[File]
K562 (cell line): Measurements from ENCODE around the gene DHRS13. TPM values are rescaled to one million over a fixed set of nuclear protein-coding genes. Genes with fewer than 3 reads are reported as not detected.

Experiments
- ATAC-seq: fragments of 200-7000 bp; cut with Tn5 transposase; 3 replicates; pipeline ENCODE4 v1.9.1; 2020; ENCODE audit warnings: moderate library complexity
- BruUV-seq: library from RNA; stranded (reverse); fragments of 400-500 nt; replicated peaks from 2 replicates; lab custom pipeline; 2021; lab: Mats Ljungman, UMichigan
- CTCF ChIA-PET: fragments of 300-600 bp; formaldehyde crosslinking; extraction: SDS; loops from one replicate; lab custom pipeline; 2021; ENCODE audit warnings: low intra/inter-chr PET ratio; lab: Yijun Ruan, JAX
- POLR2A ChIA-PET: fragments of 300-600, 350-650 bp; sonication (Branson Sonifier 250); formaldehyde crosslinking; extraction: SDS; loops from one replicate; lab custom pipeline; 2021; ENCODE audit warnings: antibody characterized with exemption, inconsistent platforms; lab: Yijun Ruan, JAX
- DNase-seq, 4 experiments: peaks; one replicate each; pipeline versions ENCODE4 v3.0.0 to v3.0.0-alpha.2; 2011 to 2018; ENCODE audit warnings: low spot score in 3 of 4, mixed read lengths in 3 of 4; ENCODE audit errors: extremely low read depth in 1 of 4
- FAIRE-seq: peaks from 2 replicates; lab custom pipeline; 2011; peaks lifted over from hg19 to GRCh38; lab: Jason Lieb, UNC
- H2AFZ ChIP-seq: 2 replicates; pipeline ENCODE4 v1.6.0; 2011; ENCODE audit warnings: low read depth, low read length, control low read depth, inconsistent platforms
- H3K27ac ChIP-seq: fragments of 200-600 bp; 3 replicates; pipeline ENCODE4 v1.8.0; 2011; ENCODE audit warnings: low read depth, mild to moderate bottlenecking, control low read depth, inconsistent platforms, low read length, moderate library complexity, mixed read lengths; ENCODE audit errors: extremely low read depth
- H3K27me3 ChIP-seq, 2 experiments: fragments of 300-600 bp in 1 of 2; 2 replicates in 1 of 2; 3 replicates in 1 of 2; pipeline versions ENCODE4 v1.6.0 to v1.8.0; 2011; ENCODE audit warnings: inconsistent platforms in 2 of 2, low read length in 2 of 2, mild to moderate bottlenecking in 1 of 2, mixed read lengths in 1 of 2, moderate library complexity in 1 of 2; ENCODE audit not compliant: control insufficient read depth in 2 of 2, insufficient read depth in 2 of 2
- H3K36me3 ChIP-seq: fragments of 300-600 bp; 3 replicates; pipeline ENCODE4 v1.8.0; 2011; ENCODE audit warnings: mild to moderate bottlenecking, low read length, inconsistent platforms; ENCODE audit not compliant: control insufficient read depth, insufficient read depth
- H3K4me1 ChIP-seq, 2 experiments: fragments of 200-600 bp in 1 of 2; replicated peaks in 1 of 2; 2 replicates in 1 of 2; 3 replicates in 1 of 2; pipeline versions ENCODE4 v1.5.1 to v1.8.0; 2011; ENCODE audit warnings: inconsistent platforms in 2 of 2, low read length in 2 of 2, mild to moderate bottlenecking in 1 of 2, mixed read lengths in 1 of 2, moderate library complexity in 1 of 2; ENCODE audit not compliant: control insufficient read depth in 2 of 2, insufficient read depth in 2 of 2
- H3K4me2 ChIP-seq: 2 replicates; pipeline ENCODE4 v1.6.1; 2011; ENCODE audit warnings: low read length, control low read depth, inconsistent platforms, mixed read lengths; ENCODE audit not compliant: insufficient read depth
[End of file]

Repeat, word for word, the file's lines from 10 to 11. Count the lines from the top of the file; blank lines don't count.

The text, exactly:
- H3K27ac ChIP-seq: fragments of 200-600 bp; 3 replicates; pipeline ENCODE4 v1.8.0; 2011; ENCODE audit warnings: low read depth, mild to moderate bottlenecking, control low read depth, inconsistent platforms, low read length, moderate library complexity, mixed read lengths; ENCODE audit errors: extremely low read depth
- H3K27me3 ChIP-seq, 2 experiments: fragments of 300-600 bp in 1 of 2; 2 replicates in 1 of 2; 3 replicates in 1 of 2; pipeline versions ENCODE4 v1.6.0 to v1.8.0; 2011; ENCODE audit warnings: inconsistent platforms in 2 of 2, low read length in 2 of 2, mild to moderate bottlenecking in 1 of 2, mixed read lengths in 1 of 2, moderate library complexity in 1 of 2; ENCODE audit not compliant: control insufficient read depth in 2 of 2, insufficient read depth in 2 of 2